|Gene||Protein||OMIM phenotype||Functional consequence||Electroclinical syndrome||EEG||Development||Other phenotypes||Reference|
|Voltage-gated neuronal sodium channels|
|SCN1A||Sodium channel, neuronal Type 1, alpha subunit, NaV1.1||Dravet (DEE6a)
|Loss of function, haploinsufficiency||Dravet syndrome||Normal at onset, later generalized spikes and abnormal background||Ataxia, moderate to severe intellectual disability||Epilepsy, generalized with febrile seizures plus 2; febrile seizures, familial 3A; migraine, familial hemiplegic 3|||
|SCN2A||Sodium channel, neuronal Type 2, alpha subunit, NaV1.2||DEE11||Loss of function||Unspecified infantile encephalopathy with generalized seizures (age at onset >3 months), West syndrome, Lennox–Gastaut syndrome||Generalized spikes, hypsarrhythmia||Severe and global developmental disorder, autism||DEE/autism spectrum disorder, Seizures, benign familial infantile 3|||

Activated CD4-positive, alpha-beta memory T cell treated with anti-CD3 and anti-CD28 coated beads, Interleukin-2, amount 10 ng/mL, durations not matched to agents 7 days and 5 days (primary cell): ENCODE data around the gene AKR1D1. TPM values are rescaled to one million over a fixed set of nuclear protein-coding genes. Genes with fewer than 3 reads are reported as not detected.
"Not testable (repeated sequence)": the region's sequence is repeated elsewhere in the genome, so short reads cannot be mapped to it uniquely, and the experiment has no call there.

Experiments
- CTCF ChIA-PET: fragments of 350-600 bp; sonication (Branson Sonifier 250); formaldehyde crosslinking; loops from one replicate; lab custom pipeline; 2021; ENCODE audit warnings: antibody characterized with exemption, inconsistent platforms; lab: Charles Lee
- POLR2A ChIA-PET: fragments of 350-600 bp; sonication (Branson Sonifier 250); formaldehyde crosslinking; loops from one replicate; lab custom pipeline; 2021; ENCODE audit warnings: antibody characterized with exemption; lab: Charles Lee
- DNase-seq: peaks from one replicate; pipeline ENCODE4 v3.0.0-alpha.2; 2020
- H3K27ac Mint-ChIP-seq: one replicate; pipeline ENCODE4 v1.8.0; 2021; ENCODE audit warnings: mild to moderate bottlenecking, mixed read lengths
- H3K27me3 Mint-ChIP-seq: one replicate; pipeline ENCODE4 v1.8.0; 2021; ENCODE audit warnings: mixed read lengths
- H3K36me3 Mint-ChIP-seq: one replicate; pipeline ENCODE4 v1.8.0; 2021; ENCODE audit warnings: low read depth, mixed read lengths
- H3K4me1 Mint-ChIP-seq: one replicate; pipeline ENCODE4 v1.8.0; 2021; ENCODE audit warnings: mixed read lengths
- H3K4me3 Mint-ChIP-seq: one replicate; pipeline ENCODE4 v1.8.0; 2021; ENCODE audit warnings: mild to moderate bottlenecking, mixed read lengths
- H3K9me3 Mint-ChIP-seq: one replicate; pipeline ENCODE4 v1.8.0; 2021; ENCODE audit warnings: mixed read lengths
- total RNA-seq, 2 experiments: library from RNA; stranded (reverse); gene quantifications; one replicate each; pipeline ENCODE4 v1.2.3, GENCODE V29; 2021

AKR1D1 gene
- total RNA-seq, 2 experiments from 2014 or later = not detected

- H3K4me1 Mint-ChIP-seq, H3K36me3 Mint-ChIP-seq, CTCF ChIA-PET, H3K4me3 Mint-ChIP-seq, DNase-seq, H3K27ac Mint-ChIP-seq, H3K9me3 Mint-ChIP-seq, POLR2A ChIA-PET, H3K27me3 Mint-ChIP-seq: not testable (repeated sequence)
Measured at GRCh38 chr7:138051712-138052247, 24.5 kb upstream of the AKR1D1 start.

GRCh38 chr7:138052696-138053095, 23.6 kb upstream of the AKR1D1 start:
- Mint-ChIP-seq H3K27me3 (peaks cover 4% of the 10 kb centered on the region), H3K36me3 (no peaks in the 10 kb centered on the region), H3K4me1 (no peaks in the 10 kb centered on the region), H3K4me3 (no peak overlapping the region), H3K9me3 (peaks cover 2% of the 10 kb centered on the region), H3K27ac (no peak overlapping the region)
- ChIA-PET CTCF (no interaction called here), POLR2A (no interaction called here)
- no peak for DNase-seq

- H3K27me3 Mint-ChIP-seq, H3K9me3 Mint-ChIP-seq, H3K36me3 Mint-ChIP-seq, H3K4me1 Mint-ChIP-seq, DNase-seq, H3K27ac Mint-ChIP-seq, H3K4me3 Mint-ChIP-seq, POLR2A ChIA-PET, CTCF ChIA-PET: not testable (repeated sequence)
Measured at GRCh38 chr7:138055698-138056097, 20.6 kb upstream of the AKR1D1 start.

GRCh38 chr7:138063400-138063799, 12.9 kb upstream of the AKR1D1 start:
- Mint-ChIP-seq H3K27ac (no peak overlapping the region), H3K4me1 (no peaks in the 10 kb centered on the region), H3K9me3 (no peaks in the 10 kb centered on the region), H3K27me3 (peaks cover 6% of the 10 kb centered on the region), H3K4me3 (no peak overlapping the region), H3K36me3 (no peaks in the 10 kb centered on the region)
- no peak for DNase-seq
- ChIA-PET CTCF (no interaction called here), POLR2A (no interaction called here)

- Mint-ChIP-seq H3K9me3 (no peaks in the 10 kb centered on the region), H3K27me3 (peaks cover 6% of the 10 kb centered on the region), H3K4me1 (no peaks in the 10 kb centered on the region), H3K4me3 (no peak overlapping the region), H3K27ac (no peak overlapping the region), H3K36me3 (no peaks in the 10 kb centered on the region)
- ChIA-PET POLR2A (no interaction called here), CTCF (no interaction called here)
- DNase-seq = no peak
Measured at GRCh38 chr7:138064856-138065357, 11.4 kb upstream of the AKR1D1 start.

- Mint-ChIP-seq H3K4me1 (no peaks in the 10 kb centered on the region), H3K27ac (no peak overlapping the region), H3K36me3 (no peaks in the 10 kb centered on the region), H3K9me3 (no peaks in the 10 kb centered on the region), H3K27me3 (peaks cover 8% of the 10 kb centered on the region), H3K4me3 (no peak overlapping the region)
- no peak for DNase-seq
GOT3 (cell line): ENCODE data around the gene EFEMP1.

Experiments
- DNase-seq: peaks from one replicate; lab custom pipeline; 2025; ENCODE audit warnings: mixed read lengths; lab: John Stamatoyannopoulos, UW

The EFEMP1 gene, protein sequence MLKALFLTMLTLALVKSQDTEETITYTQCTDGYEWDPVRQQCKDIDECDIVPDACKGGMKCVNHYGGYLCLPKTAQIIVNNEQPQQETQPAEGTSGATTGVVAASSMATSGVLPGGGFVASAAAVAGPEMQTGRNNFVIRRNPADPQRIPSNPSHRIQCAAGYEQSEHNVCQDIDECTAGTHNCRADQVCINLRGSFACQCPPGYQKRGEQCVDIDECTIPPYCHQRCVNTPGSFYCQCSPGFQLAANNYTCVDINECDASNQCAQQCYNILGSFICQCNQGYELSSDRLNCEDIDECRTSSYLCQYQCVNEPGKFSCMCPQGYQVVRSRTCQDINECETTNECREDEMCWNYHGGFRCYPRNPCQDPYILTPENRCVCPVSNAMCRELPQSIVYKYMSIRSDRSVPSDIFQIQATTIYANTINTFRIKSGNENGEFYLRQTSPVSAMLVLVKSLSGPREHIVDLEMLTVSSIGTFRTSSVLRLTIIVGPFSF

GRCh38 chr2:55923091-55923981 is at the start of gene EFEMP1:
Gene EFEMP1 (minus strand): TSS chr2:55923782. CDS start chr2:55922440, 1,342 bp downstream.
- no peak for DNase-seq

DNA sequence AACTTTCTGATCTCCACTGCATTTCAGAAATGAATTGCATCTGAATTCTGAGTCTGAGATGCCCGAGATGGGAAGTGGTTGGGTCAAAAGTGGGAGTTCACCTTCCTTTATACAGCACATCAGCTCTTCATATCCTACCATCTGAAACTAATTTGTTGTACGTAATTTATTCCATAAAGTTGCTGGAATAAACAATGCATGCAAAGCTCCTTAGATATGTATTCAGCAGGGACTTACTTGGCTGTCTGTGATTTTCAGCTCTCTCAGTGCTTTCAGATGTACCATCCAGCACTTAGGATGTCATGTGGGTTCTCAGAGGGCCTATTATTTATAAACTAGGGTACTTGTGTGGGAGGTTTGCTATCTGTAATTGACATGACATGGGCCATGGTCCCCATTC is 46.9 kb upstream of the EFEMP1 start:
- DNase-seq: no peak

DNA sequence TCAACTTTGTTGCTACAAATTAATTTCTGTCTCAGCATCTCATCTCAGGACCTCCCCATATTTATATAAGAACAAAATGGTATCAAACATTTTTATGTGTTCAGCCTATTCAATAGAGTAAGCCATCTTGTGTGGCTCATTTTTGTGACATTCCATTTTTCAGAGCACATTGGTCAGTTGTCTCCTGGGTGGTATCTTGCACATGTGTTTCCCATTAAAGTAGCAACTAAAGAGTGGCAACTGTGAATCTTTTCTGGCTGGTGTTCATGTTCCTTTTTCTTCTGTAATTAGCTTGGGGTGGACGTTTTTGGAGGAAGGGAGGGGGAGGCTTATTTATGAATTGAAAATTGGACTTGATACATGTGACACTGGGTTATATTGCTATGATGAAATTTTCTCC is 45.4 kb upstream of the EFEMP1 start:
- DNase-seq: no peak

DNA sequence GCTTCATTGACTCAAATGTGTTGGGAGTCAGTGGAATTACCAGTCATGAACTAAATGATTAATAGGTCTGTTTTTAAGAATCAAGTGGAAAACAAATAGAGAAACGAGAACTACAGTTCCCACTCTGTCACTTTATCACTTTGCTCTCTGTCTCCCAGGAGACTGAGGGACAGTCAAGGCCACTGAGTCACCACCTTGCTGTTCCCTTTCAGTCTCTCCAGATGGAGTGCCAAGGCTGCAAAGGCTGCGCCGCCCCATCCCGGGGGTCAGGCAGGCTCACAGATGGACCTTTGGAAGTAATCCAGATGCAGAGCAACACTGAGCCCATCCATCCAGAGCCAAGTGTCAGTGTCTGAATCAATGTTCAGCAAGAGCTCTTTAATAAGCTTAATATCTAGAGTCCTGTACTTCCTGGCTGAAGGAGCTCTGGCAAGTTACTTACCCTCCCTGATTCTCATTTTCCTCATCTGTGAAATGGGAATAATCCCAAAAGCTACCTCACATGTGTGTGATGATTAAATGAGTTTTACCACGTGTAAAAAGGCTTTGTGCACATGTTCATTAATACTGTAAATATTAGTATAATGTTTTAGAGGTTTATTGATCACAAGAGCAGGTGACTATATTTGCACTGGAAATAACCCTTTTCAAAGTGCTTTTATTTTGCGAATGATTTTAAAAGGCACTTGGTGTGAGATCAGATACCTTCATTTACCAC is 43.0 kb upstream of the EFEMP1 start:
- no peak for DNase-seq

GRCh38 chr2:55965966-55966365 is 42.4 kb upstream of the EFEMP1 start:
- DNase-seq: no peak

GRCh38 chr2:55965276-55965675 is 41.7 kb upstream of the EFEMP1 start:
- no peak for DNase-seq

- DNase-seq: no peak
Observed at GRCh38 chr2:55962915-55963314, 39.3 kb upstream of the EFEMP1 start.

|Gain of function||Ohtahara syndrome, neonatal infantile EE, epilepsy with migrating seizures in infancy||Burst suppression or multifocal spikes||Severe and global developmental disorder, associated movement disorder|
|SCN8A||Sodium channel, neuronal Type 8, alpha subunit, NaV1.6||DEE 13||Gain of function||Infantile encephalopathy with focal seizures||Normal at onset, later multifocal spikes||Severe and global developmental disorder, early death||Benign infantile epilepsy 5, intellectual disability with/without ataxia|||
|Loss of function||Intellectual disability, autism||Multifocal and multiple spikes||Intellectual disability, autism spectrum disorder|
|Neuronal potassium channels|
|KCNQ2||Potassium channel, voltage-gated, subfamily Q, member 2, KV7.2||DEE 7||Loss of function (dominant-negative)||Ohtahara syndrome, neonatal EE||Burst suppression, or multifocal spikes||Severe and global developmental disorder, early death||Benign familial neonatal seizures (haploinsufficiency)|||